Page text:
The 10 lines at the Dairy Bar around dinnertime usually stretch to the street from the round-barn building, with more than 100 people waiting to get their relatively inexpensive milkshakes and grilled-cheese sandwiches.

But the long lines don’t seem to stop fairgoers from waiting up to half an hour at the beloved institution, which has been serving fresh dairy products at the fair since the 1940s.

The Indiana State Fair vendor is part of the non-profit organization American Dairy Association of Indiana, and it gives all of its profit to the volunteers who work there.

On average in 2014, the Dairy Bar sold 4,000 milkshakes a day and more than 2,000 grilled-cheese sandwiches each day of the fair, according to a press release from the dairy association.

At $3 each, that adds up to $18,000 per day in just milkshakes and grilled cheeses, so the volunteer groups get a chunk of change for their work.

Each day, a different group of volunteers works as cashiers, cooks and runners to churn out massive amounts of milkshakes and sandwiches.

Janet Springfield, from Lapel, has volunteered at the Dairy Bar for the past 16 years with her Sunday school class at Trinity United Methodist.

“We need the money, and it all goes to missions, so it goes to a good place,” Springfield said.

Inside its black and white spotted building—just like its cow namesake—the Dairy Bar may look chaotic, with workers rushing around to get orders filled, but orders arrive at the windows in minutes, even seconds.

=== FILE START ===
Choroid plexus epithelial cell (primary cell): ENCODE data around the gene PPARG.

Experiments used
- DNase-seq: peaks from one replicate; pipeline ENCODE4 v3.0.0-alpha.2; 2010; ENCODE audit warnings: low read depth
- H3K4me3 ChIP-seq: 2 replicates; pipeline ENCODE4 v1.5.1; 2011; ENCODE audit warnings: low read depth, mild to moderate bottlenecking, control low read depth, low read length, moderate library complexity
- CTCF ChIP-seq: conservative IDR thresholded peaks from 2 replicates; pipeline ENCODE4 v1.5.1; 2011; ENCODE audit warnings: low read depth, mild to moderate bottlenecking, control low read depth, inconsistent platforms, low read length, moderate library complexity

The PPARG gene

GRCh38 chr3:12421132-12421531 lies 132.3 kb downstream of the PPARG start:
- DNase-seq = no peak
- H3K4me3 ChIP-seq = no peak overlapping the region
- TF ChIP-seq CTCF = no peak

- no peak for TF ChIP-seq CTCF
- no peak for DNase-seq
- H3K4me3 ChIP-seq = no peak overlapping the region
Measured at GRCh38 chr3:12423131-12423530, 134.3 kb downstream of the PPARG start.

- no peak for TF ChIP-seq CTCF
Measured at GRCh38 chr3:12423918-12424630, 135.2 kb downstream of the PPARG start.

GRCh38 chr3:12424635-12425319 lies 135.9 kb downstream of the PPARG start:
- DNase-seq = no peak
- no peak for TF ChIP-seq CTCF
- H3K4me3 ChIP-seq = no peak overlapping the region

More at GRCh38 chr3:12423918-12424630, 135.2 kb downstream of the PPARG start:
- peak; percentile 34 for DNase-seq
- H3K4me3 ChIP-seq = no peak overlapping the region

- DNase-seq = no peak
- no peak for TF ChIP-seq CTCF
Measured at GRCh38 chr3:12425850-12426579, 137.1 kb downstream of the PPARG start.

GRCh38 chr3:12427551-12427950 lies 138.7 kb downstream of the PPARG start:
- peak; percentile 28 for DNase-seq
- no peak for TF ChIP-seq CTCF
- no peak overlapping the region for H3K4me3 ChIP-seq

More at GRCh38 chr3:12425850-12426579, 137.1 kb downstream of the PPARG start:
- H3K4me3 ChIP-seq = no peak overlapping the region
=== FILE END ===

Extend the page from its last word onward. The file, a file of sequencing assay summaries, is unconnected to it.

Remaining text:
“It’s wholesome, all milk and dairy,” Springfield said. “There’s nothing but dairy products, and the prices are reasonable. There are good people to be around and I like it.”

Kimberly Brake was working as a cashier to support her daughter, who is a gymnast at Mid-America Gymnastics, which volunteered Thursday.

“It’s a simple job and everyone is really friendly,” Brake said.

The lines are long each day because the Dairy Bar is such a great establishment, she said.

“For grilled cheese, the price is a pretty good reason why people come,” Brake said. “It’s a good place to take kids.”

Jenni Browning, senior director of communications and wellness at the American Dairy Association of Indiana, said the group’s goal is to break even after paying their volunteers and buying supplies.

“We like to give back to the community,” Browning said. “Our volunteer organizations appreciate the opportunity to raise money for their activities.”

She said of the 34 different organizations that volunteer, many come back year after year. Their longest serving group is Lincoln High School athletics, which has been coming for 27 years.

“We run the Dairy Bar … to draw attention to Indiana’s 1,200 hardworking dairy farm families and the many delicious options dairy offers,” Browning said.

Kara Berg is a writer for BSU Journalism at the Fair, a group of 30 students telling Indiana’s stories from a trailer somewhere between the cheese sculpture and the state’s biggest sow. This Ball State University immersive-learning project works for elephant ears.